The only thing worse than waiting for your USPS package to be delivered is watching the tracking, seeing it “frozen” the next town over, and wondering when it’s going to start moving towards your doorstep again.
While, believe it or not, you might never again have to worry about waiting for that package to start moving through the USPS infrastructure again – especially if you want to “intercept” your package and go grab it yourself!
This is all made possible thanks to a couple of really cool changes made to the way that the Post Office was reorganized into the Postal Services back in 1971.
Combine that reorganization with much more efficient modern logistics and tracking tools and you’ll be able to intercept your package and (hopefully) get it home a whole lot faster than you might have been able to otherwise.
Now, the same time, we can tell you that you’ll be able to intercept your package 100% of the time.
As you’ll learn in just a moment, sometimes tracking information that you’ve been provided isn’t as accurate or as useful as you hoped it would be.
Sometimes – because the post office is filled with humans just like us, humans that make mistakes – your package or parcel might not get scanned somewhere along the way. It might even be closer to your door (if not already delivered) even though it hasn’t yet updated on the tracking website!
What we cover all of that and more in depth below.
Let’s jump right in!
Is Your Package Held Up By the USPS?
The very first thing you’ll want to do is use the tracking information you’ve been provided from the USPS to see where your package is in the first place.
There’s more data in this tracking set up their most people pay attention to, and a lot of it is really important to focus on when considering a package intercept.
For starters, that tracking information is going to let you know exactly who is responsible for transporting that package from one point to the next inside of the USPS infrastructure.
Most people that purchase something online or have something shipped via USPS just assume that is going to be USPS handling it from start to finish.
Sometimes that’s the situation for sure. But other times other shipping partners – all kinds of shipping partners, even – are responsible for moving your package closer to you before getting into the USPS infrastructure at the “last mile”.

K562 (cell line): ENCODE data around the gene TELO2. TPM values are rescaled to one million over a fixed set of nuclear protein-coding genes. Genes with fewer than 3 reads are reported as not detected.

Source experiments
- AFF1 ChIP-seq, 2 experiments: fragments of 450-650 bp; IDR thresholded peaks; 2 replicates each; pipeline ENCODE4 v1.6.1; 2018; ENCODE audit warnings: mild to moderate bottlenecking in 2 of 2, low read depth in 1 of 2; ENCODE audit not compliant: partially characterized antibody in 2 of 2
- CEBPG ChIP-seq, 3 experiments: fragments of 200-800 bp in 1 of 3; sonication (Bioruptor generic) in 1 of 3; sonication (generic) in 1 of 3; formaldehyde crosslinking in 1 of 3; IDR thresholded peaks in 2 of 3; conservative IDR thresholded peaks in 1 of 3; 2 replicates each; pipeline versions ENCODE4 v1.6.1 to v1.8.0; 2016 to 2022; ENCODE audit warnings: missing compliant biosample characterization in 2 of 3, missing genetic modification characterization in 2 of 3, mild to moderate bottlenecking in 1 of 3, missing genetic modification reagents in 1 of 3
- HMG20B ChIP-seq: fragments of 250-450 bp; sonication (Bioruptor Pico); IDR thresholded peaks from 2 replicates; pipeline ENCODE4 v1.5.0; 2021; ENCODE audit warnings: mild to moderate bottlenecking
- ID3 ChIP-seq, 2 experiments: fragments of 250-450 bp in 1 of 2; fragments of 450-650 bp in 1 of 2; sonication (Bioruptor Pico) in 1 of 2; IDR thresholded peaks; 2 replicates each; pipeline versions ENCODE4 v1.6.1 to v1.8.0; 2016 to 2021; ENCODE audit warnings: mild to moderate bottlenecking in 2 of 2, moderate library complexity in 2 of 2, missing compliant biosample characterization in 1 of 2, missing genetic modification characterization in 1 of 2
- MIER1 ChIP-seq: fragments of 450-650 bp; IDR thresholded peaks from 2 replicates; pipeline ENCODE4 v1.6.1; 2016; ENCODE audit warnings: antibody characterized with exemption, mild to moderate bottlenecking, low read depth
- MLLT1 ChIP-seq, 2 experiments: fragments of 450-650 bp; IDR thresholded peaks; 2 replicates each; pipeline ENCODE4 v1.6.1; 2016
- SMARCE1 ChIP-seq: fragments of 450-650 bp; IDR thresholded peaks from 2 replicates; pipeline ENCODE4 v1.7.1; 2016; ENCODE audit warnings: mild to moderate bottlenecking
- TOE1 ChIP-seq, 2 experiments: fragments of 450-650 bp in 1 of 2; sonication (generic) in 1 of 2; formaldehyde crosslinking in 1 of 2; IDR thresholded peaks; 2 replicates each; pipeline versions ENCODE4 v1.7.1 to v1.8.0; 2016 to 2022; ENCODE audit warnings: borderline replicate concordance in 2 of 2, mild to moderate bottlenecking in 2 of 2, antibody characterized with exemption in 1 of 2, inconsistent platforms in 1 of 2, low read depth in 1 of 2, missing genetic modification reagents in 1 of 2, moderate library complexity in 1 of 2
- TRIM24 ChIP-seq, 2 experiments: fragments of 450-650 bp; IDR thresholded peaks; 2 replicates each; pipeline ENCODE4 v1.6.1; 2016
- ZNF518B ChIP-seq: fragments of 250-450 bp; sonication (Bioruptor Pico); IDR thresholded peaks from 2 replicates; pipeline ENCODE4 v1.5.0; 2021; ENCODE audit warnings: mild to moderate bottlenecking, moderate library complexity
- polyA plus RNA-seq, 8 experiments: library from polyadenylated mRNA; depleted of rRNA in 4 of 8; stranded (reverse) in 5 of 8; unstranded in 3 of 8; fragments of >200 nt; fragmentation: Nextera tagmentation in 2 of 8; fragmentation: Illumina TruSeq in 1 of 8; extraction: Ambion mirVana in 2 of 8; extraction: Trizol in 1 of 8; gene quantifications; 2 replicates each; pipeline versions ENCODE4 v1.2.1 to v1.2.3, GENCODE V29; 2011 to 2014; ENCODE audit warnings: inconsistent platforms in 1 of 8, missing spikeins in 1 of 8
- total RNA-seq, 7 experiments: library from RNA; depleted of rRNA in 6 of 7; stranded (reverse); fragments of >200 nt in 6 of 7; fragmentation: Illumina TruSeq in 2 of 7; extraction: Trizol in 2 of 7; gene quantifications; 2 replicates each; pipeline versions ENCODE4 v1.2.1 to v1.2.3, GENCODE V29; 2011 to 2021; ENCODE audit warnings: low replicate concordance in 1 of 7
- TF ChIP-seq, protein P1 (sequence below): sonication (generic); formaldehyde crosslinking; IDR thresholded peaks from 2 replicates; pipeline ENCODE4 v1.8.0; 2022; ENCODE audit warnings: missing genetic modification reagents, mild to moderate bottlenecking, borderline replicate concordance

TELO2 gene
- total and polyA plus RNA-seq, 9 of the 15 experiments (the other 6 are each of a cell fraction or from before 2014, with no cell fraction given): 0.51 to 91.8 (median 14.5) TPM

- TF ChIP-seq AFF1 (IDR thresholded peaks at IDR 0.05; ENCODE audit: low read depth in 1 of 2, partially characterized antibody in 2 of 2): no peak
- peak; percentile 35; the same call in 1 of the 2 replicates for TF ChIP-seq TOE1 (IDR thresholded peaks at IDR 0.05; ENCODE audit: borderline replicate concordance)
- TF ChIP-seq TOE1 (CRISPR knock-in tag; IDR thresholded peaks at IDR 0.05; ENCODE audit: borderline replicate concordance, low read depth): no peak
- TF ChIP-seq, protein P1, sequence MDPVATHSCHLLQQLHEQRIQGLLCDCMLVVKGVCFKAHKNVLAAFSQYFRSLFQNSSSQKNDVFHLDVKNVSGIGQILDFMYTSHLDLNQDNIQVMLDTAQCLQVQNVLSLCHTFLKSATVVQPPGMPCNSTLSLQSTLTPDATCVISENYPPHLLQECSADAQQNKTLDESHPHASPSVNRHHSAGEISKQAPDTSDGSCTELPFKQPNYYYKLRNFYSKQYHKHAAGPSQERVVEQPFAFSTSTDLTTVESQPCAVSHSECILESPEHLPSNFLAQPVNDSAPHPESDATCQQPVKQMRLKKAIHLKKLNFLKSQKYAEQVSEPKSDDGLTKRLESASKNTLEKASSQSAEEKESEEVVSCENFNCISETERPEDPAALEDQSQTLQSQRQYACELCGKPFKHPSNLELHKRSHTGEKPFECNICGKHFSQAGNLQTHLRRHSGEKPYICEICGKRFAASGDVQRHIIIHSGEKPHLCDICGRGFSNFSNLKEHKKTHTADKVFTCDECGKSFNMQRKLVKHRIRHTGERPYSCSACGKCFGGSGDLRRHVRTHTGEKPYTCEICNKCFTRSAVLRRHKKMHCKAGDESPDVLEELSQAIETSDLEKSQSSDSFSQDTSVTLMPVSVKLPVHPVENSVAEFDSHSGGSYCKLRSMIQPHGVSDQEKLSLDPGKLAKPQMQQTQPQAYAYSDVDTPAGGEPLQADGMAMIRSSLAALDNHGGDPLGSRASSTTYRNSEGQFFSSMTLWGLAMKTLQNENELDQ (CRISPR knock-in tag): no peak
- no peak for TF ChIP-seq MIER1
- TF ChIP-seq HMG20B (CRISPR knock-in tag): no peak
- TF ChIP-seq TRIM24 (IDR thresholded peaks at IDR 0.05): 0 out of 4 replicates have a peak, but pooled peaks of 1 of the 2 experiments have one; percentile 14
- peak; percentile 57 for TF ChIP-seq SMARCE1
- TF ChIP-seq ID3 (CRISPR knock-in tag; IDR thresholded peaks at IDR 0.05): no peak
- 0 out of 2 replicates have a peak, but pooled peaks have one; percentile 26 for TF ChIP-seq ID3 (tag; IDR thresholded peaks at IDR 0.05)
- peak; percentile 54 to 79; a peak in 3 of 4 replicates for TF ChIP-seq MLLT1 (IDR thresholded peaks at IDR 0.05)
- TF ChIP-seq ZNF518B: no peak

Other times you might have a company like FedEx handle almost all of the transportation of your package right up to your local post office where it gets handed over to the USPS, sitting in your PO Box or driven out to your home from there.
This is hugely important to know because you have to be certain that the USPS actually has your package in their infrastructure to hold or intercept for you in the first place.
After all, if your package is being handled by DHL or FedEx the odds are pretty good that a phone call to the USPS isn’t going to do you much help to get that package held back, slow down, or intercepted.
Before you do absolutely anything else just make sure to confirm that your package actually is currently being handled by the USPS.
Tracking Info Breakdown – What You Need to Know
The next thing you need to do is figure out where your package actually is during the transportation process right now, this very minute.
Your tracking down from the USPS website is going to show all kinds of different notifications and different pieces of relevant information, but you’re really looking for the most up-to-date location data you can find.
Not only do you want to know where your package was last scanned along its journey, but you also want to know whether or not that scan was an arrival scan, a departure scan, or an in transit scan.
Arrival scans (obviously) mean that your package has arrived at a specific USPS facility. There’s a good chance that if you contacted that facility directly and asked them to hold back your package for intercept they’d be able to track it down in their warehouses and help you out.
A departure scan, though, means that your package has already moved through that facility and is on its way to the next one – and unless you know what route your USPS package is traveling or what the next stop in the chain is, you’re probably going to have to wait until a new arrival update is made.
In transit scans of the most nebulous of the bunch and easily the most frustrating to deal with as well.
In transit could basically mean anything and everything. All it really says is that your package is moving, and usually you get this when a third-party carrier is moving your package, when a package scan hasn’t been made already, or when the information just hasn’t been updated currently.
It’s also important to remind you that your package isn’t being scanned independently or individually every time it moves through a USPS facility.
Your package gets scanned individually when you drop it off (that’s when the tracking information is created and attached to the package itself), but then it’s added to a huge pellet of other packages to be moved around the country as well.
That whole pallet is given a scanning code that ties into each and every one of the pallet package codes as well, allowing for the USPS workers to scan a single code and have it update the information on all of those packages at the same time.
Every now and again, though, for one reason or another the USPS might not have tied your package code to that pallet code.
Sometimes the pallet code doesn’t match with your package code.